directly associated with fear and hostility toward the [ . . . ] outgroup" (Brewer, 1999, pp. 435-436). In other words, the perception of a threat is enough to march toward hate. Although what "social justice warriors" were saying would never threaten GamerGaters' hegemonic dominance, the perception was enough to spark outrage.

GamerGaters met this perceived threat with vitriol justified as moral superiority (Hudson, 2014). GamerGaters would not have us believe that women questioning their marginalization in video games elicited the hate. Instead, an appeal to "ethics" in games journalism was offered—including a debunked story about a female game developer (Quinn, 2014; Totilo, 2014). By asserting moral authority, hateful behavior toward out-groups is claimed to be reasonable because it attempts to disguise hate as a moral campaign against a perceived immoral threat (Brewer, 1999). In fact, undergirding all this hate is power politics. Strip away the claim of "journalistic ethics," and what is left is a cultural project that pushes back in reaction to positive developments in the past years (O'Donnell, 2014; Omi & Winant, 1994). It is, in effect, the reaction of the ingroup's perceived loss of power.

These responses engage with the complexities of staking out a conceptual framework for examining hate online, but also provide grounding for understanding the interplay between power, subjectivity, culture, space, technology, and history to begin any analysis of hating as a networked communicative practice. The next set of contributions builds on this unstable and complex foundation to address action, interventions, and regulation of hate online.

Affordances for Regulating Online Hate

Alison Harvey

How do we regulate hate online? So far, research summarizing the legal approaches to harassment, hate speech, and defamation enacted on the Internet demonstrates that contemporary legal systems are ill-equipped to deal with these cases (Citron, 2014; Franks, 2012; Marwick & Miller, 2014). Responses to the harassment of visible targets within the #GamerGate campaign indicate that law enforcement is increasingly reactive to these online threats, though the challenge remains that the content of hate-filled messages must include some indication of a plan to action violence. This means that the threat of a school shooting at Utah State University if Anita Sarkeesian went forward with giving a talk on women in games was quickly addressed, as are increasing instances of "Swatting" #GamerGate targets with false calls to law enforcement. But only the most extreme instantiations of harassment, with bodily harm explicitly threatened or with the violation of other established felonies such as fabricated emergency calls, can be handled by the processes and protections of the legal system. The barrage of sexist, misogynistic, racist, anti-Semitic, homophobic, and transphobic hatred remains in unenforceable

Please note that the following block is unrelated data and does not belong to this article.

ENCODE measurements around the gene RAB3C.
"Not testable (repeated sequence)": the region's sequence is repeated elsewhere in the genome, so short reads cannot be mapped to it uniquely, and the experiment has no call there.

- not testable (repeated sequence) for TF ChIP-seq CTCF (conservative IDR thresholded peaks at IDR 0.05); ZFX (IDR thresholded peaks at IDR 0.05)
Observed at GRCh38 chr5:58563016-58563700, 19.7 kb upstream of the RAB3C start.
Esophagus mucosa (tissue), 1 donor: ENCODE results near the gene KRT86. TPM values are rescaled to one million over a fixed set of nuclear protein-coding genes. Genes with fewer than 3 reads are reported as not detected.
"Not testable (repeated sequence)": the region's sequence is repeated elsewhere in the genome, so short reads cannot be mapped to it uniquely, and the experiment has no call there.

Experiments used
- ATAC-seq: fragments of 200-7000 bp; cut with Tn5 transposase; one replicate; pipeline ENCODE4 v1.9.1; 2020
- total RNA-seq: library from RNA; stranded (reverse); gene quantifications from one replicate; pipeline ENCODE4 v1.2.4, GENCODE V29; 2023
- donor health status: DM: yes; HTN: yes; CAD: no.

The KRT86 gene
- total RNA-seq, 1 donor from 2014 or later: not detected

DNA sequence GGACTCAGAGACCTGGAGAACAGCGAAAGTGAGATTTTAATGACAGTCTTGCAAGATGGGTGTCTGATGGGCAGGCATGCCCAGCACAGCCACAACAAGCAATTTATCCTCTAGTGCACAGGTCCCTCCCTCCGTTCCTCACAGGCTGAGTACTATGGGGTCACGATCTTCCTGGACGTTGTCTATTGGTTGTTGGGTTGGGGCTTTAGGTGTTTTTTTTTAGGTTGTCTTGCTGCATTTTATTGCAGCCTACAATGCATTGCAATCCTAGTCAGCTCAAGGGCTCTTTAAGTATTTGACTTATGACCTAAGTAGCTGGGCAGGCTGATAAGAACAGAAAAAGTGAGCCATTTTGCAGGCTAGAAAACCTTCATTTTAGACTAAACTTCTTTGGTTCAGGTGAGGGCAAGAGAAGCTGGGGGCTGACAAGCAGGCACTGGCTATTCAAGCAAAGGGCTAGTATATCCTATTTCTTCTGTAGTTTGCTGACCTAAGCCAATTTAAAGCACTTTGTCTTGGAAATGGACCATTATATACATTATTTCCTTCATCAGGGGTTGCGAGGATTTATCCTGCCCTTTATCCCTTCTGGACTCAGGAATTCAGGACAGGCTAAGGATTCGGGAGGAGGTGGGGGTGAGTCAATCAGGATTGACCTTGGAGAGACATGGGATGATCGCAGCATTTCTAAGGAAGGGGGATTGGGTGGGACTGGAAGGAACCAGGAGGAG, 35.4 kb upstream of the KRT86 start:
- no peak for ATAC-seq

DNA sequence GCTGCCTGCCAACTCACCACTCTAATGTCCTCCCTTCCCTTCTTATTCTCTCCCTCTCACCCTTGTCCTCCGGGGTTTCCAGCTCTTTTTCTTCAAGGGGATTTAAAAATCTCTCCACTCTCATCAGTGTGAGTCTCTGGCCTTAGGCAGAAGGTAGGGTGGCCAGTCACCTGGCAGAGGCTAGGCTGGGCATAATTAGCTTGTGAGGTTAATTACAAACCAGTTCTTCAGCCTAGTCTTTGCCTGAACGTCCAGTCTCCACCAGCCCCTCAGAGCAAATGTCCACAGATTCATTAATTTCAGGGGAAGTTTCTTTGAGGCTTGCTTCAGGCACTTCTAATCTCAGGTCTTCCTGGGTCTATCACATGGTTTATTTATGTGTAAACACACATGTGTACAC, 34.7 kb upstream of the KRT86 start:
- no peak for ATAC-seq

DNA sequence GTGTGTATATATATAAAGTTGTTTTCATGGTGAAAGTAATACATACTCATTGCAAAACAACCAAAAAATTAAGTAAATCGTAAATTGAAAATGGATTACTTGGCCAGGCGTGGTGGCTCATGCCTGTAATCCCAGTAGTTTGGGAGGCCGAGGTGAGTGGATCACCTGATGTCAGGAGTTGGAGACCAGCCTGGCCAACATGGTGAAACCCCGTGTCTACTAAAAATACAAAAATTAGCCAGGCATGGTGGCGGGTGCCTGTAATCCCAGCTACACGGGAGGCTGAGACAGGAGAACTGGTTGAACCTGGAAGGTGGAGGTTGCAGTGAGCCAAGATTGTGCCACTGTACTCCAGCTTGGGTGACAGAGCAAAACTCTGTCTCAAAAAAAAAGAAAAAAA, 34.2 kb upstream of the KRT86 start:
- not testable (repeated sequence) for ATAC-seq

territory. This is further complicated by the ways in which hate online operates across borders, making the application of legal jurisdictions difficult if not impossible.

Hence, the significance of the structures and regulations implemented at the level of the platform itself, which brings us back to the historical and cultural contexts of the social media sites on which hate online operates. Targets of the hashtag campaign #GamerGate, including game designer Brianna Wu, loudly lobbied Twitter to address the time-consuming, complicated, and ultimately ineffectual tools at hand for reporting abuse and blocking accounts, particularly given the ease of creating new or multiple accounts even after others have been removed (Brustein, 2014). Some of the reasons postulated for this failure to address the flow of hate speech have included the rationale that the "straight white men of tech" simply do not understand the nature of this harassment, as well as the standard free speech arguments about the openness and neutrality of the platform. Twitter's representatives have responded in the form of promises to work with organizations such Women, Action, and the Media to tackle online harassment (Epstein, 2014), and, in the case of their CEO, apologies for self-admittedly inadequate action in light of persistent abuse (Tiku & Newton, 2015).

But are such responses anything other than cheap gestures toward corporate social responsibility from a social media company whose commodity is engagement and for whom campaigns of abuse and harassment can be understood as the creation of value? As Ben Kuchera (2014) observed in relation to the intimidation and harassment faced by marginalized users of the service before #GamerGate even began: "Twitter could fight this, of course, but the service won't. The company is enjoying high revenues and a soaring stock price, but it has yet to own up to the fact that harassment is part of the product being offered." The neutrality of this platform is thus only that which can be mobilized in service of capital. Hate—like sex— sells, and that is not a problem when those who are hurt are those who have always suffered in capitalism. When the intensification and expansion of hate online, as with #GamerGate, is revealed to be not a problem but a profitable development for those who manage the software and services designed to police online vitriol in light of legal limitations, we realize the extent to which alternative interventions are required. Thus far, though, the only interventions planned to mitigate this hatred appear to have emerged from those who have been targeted, in the form of harassment support networks and advocacy plans organized by Zoe Quinn (Hudson, 2015) and Anita Sarkeesian (Dredge, 2015). Can we expect only the marginalized to create safe spaces free of hatred online?